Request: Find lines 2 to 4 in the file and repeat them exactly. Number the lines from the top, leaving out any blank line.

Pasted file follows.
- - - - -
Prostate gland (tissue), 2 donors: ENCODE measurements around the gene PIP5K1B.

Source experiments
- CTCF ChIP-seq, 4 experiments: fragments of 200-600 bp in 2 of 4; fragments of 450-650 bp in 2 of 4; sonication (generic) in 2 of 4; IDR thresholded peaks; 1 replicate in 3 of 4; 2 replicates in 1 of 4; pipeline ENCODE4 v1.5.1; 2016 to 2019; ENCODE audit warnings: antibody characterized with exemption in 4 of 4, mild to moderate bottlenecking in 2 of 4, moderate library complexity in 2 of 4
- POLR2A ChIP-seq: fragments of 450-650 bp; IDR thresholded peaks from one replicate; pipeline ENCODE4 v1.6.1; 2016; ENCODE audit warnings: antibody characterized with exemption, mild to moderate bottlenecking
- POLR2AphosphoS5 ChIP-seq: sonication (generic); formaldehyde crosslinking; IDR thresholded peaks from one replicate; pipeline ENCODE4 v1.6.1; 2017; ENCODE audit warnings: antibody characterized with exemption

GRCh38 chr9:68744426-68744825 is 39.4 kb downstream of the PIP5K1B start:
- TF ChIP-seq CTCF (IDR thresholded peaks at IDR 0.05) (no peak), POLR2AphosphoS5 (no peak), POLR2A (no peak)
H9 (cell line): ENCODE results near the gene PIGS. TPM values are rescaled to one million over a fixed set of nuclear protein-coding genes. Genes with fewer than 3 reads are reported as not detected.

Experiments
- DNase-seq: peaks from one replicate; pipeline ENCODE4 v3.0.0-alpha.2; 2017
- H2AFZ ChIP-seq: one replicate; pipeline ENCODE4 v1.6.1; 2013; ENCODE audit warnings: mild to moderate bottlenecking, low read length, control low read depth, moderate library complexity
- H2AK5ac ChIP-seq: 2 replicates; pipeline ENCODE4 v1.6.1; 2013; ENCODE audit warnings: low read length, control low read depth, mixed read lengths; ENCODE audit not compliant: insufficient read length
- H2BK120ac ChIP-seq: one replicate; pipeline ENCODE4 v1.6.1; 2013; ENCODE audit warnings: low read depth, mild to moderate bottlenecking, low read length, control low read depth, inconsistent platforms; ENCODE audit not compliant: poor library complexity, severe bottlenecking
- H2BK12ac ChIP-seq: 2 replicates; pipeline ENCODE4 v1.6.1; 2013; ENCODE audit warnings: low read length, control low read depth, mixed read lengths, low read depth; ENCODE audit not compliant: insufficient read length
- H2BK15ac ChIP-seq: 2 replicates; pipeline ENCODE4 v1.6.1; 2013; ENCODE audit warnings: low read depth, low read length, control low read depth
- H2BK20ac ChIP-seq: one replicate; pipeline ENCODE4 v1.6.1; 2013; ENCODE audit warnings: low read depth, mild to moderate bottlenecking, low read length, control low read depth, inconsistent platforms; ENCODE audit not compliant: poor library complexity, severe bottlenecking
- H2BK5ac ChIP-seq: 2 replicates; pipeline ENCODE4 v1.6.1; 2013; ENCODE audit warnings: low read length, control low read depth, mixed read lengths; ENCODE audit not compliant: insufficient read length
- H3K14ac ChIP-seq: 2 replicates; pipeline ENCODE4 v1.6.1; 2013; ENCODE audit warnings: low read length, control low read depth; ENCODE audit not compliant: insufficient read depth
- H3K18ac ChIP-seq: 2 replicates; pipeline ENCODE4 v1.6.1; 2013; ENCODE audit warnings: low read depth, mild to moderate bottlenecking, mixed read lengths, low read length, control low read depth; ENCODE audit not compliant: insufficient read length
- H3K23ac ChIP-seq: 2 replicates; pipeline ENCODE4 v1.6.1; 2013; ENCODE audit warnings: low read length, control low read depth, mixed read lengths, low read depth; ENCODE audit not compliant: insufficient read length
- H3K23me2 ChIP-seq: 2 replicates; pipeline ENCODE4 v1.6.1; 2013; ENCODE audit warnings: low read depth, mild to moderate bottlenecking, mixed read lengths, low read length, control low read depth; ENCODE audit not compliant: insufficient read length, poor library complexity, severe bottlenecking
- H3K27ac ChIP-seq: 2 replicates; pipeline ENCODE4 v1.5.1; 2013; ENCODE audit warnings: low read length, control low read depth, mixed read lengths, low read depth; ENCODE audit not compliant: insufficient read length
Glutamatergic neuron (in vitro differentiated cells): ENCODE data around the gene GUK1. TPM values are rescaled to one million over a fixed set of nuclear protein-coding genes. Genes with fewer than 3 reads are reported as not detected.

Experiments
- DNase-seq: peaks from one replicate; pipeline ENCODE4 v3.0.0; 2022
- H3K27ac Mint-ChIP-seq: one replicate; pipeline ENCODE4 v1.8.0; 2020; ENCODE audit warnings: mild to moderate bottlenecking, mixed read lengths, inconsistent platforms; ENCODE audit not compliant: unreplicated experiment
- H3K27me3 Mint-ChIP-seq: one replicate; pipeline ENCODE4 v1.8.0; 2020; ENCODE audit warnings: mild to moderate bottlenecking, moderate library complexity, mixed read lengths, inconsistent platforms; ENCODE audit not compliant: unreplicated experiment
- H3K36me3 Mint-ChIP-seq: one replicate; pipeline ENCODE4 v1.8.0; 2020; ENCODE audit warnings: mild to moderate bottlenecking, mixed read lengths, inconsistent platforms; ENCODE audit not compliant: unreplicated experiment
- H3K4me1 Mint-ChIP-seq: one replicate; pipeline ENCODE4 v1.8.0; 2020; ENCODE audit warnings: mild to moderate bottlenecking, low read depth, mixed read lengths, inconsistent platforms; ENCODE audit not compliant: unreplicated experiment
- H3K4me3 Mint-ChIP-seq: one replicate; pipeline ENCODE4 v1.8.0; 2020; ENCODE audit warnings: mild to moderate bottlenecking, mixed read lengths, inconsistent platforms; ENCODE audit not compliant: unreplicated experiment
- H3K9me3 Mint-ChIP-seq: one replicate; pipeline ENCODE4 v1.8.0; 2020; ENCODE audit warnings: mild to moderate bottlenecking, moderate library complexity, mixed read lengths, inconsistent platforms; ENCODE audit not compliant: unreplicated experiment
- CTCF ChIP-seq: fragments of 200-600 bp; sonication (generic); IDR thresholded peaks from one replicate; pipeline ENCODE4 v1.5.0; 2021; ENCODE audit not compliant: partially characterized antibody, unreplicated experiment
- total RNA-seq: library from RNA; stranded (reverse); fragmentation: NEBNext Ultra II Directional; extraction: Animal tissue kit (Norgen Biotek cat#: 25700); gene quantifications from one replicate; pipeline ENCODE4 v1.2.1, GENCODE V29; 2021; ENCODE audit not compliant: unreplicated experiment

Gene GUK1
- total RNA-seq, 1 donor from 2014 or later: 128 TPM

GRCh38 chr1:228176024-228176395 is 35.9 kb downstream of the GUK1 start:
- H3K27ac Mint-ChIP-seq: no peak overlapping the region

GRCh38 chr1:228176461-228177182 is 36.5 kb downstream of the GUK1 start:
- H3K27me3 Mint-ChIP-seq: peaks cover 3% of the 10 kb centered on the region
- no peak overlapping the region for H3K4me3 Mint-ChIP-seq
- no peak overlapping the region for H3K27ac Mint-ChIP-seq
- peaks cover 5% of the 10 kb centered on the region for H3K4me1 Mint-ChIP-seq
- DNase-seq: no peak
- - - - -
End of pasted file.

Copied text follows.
Source experiments
- CTCF ChIP-seq, 4 experiments: fragments of 200-600 bp in 2 of 4; fragments of 450-650 bp in 2 of 4; sonication (generic) in 2 of 4; IDR thresholded peaks; 1 replicate in 3 of 4; 2 replicates in 1 of 4; pipeline ENCODE4 v1.5.1; 2016 to 2019; ENCODE audit warnings: antibody characterized with exemption in 4 of 4, mild to moderate bottlenecking in 2 of 4, moderate library complexity in 2 of 4
- POLR2A ChIP-seq: fragments of 450-650 bp; IDR thresholded peaks from one replicate; pipeline ENCODE4 v1.6.1; 2016; ENCODE audit warnings: antibody characterized with exemption, mild to moderate bottlenecking